The Creator is described in pluralistic terms in Genesis 1: "Let US make man in OUR image, after OUR likeness..." (Gen.1:26). Indeed, the Hebrew word for "God" in the RSV is ELOHIM which literally translated means "Gods" (the plural or EL or ELOAH, meaning "God"). Though traditionally in Western theology Elohim is usually taken to mean, not 'God', but 'God with plural majesty' it has to be admitted that the meaning can also indicate more than one Deity. The writer John may have had the latter in mind in the opening verse of his Gospel when he describes the pre-existent Elohim (God) living with the Logos, or Christ. Whatever the meaning of 'Elohim' may be, it is curious that the author of Genesis, whether Moses of the Yahwist, should conceive of the Creator in such a pluralistic sense especially when both were monotheists. Though several explanations are possible it would be safest to admit to the two possible interpretations, viz. that Elohim represents not only the plurality of majesty of the Creator but in all likelihood more than one Creator was involved .
The second description of Creation in genesis 2:5-25 is not simply a duplicate of the first. It is written from a different point-of-view, this time focussing on man. It also uses a different name/title for God. In the first account it was Elohim, God the Creator, the great and lofty One who inhabits eternity. Now it is Yahweh-Elohim , God in relation to His people. The existence of two accounts has been variously explained, the liberal interpretation being that they represent two dfferent traditions or sourses but that is no reason for trying to make them contradict each other. This should not, however, be used as an excuse to carve up Genesis to fit a theory - about the evolution or religion or anything else. It is our view that Moses was the author of Genesis 1 & 2 and that he may have utilised an earlier source (Gen.1), perhaps from the patriarchal period (hence the rpesence of Elohim and not Yahweh), and substantially wrote Genesis 2 himself, utilising the the name of Elohim (God) he had been given in Sinai (Yahweh) and combining it with the more ancient title, Elohim (God). Hence the title of Deity in Genesis 2, Yahweh-Elohim (rendered in RSV and most English versions as "Lord God"). This hypothesis does not require adhesion to the yet unproven hypothesis of the existence of J, P, E and D sources, at least as far as Genesis is condcerned.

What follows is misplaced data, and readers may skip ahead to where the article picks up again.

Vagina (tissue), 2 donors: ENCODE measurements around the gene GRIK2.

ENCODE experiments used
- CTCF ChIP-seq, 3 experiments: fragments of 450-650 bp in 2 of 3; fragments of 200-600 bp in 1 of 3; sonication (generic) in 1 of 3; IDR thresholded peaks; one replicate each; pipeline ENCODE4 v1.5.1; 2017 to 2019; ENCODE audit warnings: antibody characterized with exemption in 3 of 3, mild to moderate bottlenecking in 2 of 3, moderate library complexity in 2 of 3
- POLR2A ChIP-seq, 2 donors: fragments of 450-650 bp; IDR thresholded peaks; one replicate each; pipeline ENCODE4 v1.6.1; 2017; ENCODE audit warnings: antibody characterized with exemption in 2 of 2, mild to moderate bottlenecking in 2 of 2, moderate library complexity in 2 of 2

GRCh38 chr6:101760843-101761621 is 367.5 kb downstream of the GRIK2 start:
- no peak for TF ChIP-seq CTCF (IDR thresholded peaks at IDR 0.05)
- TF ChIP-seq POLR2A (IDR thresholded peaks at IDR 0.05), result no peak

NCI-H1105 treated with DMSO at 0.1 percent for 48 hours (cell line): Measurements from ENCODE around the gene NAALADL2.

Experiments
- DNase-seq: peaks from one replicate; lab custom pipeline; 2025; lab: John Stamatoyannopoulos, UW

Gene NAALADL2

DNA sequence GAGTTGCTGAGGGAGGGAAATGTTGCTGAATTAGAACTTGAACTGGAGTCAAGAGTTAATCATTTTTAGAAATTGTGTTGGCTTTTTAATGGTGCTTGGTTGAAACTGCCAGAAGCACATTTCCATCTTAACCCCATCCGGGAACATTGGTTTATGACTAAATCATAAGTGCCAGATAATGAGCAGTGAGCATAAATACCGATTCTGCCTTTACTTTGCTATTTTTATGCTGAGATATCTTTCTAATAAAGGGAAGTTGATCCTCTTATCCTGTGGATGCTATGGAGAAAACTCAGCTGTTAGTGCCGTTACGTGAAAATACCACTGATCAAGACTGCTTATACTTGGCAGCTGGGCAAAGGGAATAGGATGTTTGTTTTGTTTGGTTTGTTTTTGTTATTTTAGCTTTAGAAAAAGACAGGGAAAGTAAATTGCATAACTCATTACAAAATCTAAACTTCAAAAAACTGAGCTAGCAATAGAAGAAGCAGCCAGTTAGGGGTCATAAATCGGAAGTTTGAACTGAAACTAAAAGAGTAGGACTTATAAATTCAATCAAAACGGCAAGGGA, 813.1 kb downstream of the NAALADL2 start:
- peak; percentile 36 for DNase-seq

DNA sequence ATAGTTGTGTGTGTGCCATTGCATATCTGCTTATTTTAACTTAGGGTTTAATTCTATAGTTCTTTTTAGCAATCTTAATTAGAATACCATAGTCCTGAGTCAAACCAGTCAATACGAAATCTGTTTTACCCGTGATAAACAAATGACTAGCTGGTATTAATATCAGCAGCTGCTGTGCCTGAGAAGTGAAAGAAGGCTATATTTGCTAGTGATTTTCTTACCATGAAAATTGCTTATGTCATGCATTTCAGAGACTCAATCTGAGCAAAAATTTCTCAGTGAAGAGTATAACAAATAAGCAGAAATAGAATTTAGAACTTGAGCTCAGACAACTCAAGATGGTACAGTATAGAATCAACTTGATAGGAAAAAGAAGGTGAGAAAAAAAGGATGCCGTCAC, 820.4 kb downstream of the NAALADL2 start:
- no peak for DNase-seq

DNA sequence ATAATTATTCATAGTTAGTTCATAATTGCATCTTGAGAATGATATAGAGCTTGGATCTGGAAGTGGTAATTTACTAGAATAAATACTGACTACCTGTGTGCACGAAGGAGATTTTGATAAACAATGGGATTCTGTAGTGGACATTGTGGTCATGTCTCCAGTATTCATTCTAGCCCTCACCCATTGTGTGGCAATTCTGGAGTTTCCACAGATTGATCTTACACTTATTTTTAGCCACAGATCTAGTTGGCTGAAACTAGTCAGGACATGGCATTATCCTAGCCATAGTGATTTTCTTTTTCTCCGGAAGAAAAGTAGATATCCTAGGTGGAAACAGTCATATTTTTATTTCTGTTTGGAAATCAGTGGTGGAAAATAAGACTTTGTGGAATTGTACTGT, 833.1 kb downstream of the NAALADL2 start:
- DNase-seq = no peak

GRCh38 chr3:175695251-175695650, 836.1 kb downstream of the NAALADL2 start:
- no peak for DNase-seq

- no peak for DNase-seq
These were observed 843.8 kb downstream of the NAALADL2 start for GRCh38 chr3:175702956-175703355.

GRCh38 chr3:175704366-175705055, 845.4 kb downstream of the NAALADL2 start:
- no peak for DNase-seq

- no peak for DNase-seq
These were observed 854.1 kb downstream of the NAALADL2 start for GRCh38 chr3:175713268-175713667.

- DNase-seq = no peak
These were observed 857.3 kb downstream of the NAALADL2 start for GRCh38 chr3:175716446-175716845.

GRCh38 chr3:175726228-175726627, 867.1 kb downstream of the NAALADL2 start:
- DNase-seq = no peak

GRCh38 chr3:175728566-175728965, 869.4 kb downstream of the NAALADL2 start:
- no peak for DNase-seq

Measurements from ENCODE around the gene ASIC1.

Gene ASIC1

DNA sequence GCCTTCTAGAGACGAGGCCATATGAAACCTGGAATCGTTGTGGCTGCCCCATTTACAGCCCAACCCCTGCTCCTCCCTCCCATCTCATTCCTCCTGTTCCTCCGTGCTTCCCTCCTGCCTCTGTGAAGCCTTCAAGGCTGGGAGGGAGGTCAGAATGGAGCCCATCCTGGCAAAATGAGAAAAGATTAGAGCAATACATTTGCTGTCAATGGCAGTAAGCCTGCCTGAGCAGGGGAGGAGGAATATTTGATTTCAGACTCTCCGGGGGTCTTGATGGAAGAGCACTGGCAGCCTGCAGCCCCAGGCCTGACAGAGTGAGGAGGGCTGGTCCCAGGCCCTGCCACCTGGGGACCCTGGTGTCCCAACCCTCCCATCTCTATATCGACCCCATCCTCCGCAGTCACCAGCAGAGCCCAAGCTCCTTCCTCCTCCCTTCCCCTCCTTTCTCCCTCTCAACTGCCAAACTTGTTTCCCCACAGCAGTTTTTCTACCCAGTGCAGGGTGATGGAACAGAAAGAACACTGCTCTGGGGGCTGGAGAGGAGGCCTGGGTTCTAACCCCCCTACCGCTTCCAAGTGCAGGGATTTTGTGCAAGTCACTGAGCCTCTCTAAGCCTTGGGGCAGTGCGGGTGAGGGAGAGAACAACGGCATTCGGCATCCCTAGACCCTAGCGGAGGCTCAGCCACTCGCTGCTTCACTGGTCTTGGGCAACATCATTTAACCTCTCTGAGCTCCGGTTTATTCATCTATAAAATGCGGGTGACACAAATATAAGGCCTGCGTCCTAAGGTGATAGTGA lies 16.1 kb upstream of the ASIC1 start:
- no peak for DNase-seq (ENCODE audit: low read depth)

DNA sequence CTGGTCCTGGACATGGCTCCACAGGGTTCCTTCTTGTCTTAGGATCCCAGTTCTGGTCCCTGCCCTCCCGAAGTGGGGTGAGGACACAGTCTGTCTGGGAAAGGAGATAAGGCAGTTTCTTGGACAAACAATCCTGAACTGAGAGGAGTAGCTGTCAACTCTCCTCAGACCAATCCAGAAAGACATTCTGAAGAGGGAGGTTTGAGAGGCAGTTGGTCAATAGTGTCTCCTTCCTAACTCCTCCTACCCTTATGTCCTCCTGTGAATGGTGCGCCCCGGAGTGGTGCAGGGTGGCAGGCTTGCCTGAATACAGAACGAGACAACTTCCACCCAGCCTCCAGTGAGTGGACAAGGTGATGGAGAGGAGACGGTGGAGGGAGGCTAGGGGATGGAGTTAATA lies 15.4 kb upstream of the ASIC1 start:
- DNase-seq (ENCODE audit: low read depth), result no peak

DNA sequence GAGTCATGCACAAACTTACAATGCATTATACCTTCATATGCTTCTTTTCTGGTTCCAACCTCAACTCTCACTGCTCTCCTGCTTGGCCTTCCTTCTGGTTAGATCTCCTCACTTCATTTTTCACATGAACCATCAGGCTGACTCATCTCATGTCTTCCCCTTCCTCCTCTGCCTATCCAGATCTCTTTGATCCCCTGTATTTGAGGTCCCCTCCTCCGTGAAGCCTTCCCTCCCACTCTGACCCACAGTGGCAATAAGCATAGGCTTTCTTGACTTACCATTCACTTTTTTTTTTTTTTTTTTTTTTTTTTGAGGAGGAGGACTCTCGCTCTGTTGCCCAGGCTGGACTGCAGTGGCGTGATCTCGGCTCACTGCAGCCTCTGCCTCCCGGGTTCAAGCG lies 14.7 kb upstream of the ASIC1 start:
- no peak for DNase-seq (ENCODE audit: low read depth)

In Genesis 2, Elohim (God) creates man (The Hebrew word translated "Adam" means 'man'). He plants a garden in Eden in the east, where man is to live. But man is not made for a solitary, self-sufficient existence. Neither birds nor animals provide the kind of companionship he needs, So Elohim creates woman, a new being, yet sharing man's own essential nature.